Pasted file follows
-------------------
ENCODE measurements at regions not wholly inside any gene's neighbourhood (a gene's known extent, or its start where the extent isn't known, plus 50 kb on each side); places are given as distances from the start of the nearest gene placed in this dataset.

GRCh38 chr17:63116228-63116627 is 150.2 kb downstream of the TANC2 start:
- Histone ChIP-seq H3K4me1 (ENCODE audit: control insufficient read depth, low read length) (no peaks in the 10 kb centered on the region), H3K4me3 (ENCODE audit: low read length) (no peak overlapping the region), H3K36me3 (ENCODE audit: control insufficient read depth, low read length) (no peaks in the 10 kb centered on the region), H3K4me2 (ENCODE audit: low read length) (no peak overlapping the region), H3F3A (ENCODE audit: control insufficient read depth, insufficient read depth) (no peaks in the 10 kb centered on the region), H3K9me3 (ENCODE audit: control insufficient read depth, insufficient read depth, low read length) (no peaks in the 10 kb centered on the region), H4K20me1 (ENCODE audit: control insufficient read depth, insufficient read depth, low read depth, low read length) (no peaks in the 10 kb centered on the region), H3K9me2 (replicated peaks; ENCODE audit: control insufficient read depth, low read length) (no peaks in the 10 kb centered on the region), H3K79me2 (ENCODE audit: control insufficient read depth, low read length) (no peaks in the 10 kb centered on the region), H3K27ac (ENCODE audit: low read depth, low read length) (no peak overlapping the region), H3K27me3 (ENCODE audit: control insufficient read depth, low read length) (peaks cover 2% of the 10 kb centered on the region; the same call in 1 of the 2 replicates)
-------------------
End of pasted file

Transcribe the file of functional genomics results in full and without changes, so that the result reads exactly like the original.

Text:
ENCODE measurements at regions not wholly inside any gene's neighbourhood (a gene's known extent, or its start where the extent isn't known, plus 50 kb on each side); places are given as distances from the start of the nearest gene placed in this dataset.

GRCh38 chr17:63116228-63116627 is 150.2 kb downstream of the TANC2 start:
- Histone ChIP-seq H3K4me1 (ENCODE audit: control insufficient read depth, low read length) (no peaks in the 10 kb centered on the region), H3K4me3 (ENCODE audit: low read length) (no peak overlapping the region), H3K36me3 (ENCODE audit: control insufficient read depth, low read length) (no peaks in the 10 kb centered on the region), H3K4me2 (ENCODE audit: low read length) (no peak overlapping the region), H3F3A (ENCODE audit: control insufficient read depth, insufficient read depth) (no peaks in the 10 kb centered on the region), H3K9me3 (ENCODE audit: control insufficient read depth, insufficient read depth, low read length) (no peaks in the 10 kb centered on the region), H4K20me1 (ENCODE audit: control insufficient read depth, insufficient read depth, low read depth, low read length) (no peaks in the 10 kb centered on the region), H3K9me2 (replicated peaks; ENCODE audit: control insufficient read depth, low read length) (no peaks in the 10 kb centered on the region), H3K79me2 (ENCODE audit: control insufficient read depth, low read length) (no peaks in the 10 kb centered on the region), H3K27ac (ENCODE audit: low read depth, low read length) (no peak overlapping the region), H3K27me3 (ENCODE audit: control insufficient read depth, low read length) (peaks cover 2% of the 10 kb centered on the region; the same call in 1 of the 2 replicates)